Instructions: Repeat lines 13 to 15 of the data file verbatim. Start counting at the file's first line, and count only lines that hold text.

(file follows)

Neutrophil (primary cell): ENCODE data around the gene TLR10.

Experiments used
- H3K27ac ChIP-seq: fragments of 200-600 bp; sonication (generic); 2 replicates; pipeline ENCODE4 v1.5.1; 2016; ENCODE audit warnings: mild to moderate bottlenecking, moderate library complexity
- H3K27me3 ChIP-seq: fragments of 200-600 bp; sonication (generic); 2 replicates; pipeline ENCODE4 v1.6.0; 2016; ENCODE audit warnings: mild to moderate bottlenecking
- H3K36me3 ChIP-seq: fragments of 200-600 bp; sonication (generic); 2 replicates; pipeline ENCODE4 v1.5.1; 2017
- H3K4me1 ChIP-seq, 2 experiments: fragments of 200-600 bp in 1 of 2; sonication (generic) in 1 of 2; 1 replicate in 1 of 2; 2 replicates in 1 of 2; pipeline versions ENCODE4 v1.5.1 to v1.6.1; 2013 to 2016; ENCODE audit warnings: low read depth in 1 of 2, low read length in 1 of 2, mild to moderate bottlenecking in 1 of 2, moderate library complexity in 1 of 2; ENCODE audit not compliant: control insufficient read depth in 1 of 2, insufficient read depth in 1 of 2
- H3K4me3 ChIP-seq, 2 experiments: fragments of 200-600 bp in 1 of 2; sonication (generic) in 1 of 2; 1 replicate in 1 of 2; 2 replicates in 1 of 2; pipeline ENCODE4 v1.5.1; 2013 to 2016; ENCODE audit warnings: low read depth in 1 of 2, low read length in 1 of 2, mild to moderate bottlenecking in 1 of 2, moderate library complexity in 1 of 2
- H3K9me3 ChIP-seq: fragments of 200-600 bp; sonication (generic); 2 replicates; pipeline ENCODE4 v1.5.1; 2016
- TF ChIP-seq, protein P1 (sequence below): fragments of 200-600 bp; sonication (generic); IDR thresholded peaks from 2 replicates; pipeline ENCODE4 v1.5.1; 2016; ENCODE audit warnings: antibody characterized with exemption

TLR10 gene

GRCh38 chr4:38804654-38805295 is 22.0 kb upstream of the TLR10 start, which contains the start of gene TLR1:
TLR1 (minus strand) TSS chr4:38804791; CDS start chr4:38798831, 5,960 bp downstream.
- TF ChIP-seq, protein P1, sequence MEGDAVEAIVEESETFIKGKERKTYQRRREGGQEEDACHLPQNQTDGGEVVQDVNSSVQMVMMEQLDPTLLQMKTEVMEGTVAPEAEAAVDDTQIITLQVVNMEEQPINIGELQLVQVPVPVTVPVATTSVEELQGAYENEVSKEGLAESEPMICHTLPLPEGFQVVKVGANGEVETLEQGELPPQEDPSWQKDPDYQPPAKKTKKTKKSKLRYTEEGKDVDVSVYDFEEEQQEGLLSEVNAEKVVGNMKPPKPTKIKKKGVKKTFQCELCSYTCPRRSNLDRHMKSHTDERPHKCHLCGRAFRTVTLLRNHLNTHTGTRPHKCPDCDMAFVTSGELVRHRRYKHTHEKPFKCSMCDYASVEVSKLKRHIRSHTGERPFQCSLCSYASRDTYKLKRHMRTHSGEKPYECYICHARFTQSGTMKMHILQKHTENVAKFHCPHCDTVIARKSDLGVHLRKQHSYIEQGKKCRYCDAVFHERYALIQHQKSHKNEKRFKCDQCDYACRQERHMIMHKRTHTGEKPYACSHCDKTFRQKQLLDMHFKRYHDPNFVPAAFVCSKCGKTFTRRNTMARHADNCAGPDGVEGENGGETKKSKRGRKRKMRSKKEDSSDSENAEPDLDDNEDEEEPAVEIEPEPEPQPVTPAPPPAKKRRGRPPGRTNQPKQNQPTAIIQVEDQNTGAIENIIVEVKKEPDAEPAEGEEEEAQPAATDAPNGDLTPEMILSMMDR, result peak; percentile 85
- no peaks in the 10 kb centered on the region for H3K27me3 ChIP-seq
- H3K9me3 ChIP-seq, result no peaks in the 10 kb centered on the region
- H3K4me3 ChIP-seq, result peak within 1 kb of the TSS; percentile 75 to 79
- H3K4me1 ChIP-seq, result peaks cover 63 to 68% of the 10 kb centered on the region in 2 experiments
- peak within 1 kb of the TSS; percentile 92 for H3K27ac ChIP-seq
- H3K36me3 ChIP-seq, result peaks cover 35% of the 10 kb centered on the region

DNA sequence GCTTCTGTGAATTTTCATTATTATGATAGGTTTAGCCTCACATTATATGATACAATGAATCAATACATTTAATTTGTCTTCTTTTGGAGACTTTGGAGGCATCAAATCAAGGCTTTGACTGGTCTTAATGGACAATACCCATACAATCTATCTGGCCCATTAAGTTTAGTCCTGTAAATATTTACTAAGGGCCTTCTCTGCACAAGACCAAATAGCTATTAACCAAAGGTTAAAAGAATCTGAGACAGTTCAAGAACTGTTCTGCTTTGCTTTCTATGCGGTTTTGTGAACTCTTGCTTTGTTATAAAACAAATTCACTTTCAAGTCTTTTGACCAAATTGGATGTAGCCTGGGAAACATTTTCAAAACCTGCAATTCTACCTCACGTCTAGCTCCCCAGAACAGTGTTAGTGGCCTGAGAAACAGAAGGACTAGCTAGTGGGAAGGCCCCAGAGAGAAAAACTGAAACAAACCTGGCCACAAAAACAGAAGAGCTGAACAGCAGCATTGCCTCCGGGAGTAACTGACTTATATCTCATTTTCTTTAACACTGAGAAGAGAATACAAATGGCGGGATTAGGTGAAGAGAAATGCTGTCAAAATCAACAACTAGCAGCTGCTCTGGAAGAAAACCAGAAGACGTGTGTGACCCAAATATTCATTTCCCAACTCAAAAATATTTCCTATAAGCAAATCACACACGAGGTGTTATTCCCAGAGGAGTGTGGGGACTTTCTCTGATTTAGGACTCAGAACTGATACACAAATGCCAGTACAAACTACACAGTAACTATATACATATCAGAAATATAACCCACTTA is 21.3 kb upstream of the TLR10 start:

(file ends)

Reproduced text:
- TF ChIP-seq, protein P1, sequence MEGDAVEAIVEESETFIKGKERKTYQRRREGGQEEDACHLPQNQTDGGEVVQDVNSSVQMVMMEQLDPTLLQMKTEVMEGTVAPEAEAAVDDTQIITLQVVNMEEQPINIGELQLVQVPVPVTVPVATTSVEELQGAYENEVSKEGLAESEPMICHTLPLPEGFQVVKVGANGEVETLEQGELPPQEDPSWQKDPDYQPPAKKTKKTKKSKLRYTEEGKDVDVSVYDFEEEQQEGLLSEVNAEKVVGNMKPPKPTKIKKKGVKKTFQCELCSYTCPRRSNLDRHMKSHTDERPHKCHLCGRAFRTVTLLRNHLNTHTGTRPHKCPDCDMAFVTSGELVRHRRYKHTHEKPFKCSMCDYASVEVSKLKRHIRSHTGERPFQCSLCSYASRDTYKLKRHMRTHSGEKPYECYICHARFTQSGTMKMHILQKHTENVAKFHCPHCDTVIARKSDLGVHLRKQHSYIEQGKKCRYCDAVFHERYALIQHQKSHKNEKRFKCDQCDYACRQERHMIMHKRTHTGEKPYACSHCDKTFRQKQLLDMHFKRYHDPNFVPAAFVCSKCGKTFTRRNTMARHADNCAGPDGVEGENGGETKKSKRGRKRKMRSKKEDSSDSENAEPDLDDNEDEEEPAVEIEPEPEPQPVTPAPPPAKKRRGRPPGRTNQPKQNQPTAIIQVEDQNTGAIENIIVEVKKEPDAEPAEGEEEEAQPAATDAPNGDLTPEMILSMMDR, result peak; percentile 85
- no peaks in the 10 kb centered on the region for H3K27me3 ChIP-seq
- H3K9me3 ChIP-seq, result no peaks in the 10 kb centered on the region